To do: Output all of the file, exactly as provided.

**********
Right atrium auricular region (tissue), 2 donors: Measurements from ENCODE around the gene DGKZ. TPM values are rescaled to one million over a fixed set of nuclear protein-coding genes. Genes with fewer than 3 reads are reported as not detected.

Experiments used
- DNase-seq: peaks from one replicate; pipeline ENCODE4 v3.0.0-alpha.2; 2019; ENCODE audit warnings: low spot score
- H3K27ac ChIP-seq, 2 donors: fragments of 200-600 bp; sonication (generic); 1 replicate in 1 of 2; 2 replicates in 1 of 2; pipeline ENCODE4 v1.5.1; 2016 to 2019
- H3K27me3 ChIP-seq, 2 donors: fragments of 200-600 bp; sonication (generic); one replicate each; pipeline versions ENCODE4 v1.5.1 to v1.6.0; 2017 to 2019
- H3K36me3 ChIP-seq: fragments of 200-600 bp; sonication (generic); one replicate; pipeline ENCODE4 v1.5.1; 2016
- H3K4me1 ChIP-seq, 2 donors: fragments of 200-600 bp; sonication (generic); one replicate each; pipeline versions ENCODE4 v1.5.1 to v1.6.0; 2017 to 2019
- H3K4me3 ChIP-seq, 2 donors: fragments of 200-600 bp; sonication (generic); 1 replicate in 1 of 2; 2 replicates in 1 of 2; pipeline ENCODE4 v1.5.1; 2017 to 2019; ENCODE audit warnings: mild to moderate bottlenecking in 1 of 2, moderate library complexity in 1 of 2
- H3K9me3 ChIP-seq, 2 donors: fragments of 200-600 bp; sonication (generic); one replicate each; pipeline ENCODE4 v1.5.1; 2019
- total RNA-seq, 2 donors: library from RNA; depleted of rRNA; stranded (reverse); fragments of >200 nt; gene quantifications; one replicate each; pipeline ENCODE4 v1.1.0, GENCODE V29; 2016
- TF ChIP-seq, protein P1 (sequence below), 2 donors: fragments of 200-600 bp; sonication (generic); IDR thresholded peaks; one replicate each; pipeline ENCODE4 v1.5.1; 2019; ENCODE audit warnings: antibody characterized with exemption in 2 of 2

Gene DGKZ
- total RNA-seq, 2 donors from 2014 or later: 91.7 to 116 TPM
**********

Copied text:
Right atrium auricular region (tissue), 2 donors: Measurements from ENCODE around the gene DGKZ. TPM values are rescaled to one million over a fixed set of nuclear protein-coding genes. Genes with fewer than 3 reads are reported as not detected.

Experiments used
- DNase-seq: peaks from one replicate; pipeline ENCODE4 v3.0.0-alpha.2; 2019; ENCODE audit warnings: low spot score
- H3K27ac ChIP-seq, 2 donors: fragments of 200-600 bp; sonication (generic); 1 replicate in 1 of 2; 2 replicates in 1 of 2; pipeline ENCODE4 v1.5.1; 2016 to 2019
- H3K27me3 ChIP-seq, 2 donors: fragments of 200-600 bp; sonication (generic); one replicate each; pipeline versions ENCODE4 v1.5.1 to v1.6.0; 2017 to 2019
- H3K36me3 ChIP-seq: fragments of 200-600 bp; sonication (generic); one replicate; pipeline ENCODE4 v1.5.1; 2016
- H3K4me1 ChIP-seq, 2 donors: fragments of 200-600 bp; sonication (generic); one replicate each; pipeline versions ENCODE4 v1.5.1 to v1.6.0; 2017 to 2019
- H3K4me3 ChIP-seq, 2 donors: fragments of 200-600 bp; sonication (generic); 1 replicate in 1 of 2; 2 replicates in 1 of 2; pipeline ENCODE4 v1.5.1; 2017 to 2019; ENCODE audit warnings: mild to moderate bottlenecking in 1 of 2, moderate library complexity in 1 of 2
- H3K9me3 ChIP-seq, 2 donors: fragments of 200-600 bp; sonication (generic); one replicate each; pipeline ENCODE4 v1.5.1; 2019
- total RNA-seq, 2 donors: library from RNA; depleted of rRNA; stranded (reverse); fragments of >200 nt; gene quantifications; one replicate each; pipeline ENCODE4 v1.1.0, GENCODE V29; 2016
- TF ChIP-seq, protein P1 (sequence below), 2 donors: fragments of 200-600 bp; sonication (generic); IDR thresholded peaks; one replicate each; pipeline ENCODE4 v1.5.1; 2019; ENCODE audit warnings: antibody characterized with exemption in 2 of 2

Gene DGKZ
- total RNA-seq, 2 donors from 2014 or later: 91.7 to 116 TPM